Yattaw v. City of East Providence

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Justia Opinion Summary

In this personal injury suit seeking damages for injures alleged to be caused by defects in a public park, the Supreme Court affirmed the judgment of the superior court granting summary judgment in favor of the City of East Providence, holding that the City was immune from liability under the Recreational Use Statute, R.I. Gen. Laws chapter 6 of title 32 (RUS).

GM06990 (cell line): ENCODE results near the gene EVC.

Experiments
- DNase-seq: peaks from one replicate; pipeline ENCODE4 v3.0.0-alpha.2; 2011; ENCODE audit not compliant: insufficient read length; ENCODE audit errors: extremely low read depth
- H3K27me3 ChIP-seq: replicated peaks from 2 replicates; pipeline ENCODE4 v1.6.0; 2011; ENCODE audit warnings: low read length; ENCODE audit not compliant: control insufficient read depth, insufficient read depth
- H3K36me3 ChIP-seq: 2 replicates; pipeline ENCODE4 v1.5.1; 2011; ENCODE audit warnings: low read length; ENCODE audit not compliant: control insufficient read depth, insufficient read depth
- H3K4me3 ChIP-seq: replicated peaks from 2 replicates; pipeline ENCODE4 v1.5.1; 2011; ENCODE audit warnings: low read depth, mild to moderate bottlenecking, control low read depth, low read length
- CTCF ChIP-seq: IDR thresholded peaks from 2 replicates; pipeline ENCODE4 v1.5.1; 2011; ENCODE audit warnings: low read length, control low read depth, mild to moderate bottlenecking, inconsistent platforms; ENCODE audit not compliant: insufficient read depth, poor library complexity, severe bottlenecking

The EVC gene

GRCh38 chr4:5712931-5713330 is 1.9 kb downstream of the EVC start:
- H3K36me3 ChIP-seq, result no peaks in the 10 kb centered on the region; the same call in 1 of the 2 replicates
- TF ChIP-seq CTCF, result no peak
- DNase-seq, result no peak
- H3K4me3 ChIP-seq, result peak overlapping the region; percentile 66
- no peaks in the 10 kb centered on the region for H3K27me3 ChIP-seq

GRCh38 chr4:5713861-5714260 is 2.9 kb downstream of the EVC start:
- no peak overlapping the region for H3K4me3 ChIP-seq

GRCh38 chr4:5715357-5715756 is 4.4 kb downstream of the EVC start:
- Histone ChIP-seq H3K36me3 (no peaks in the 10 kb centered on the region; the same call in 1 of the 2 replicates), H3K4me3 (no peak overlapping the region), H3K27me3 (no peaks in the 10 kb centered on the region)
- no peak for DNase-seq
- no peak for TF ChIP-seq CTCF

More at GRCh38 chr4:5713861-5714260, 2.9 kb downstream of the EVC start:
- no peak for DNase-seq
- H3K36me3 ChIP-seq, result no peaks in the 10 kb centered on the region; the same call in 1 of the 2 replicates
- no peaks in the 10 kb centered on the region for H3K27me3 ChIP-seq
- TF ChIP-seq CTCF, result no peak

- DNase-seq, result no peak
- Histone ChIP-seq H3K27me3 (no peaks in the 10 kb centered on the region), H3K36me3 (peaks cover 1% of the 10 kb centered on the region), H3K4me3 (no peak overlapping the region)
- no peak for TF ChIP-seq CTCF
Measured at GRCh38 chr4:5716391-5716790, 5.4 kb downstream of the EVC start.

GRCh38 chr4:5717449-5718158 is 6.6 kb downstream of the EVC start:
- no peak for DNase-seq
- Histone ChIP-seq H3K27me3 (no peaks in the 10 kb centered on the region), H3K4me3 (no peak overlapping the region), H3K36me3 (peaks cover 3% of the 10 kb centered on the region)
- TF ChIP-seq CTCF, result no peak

Plaintiff was injured while riding his bicycle through Glenlon Park, located in East Providence. Plaintiff brought this action claiming that Defendant was negligent in maintaining the park. Defendants moved for summary judgment, arguing that the City was immune from liability under the RUS because the park was open to the public for recreational purposes and the City did not act in a willful or malicious manner in failing to guard or warn against a known danger. The superior court granted summary judgment for the City. The Supreme Court affirmed, holding (1) the City was immune from liability under the RUS; (2) the spoliation doctrine did not apply to the circumstances presented in this case; and (3) the superior court did not err in refusing to apply the exception to the RUS, R.I. Gen. Laws 32-6-5(a)(1), to Plaintiff's claim.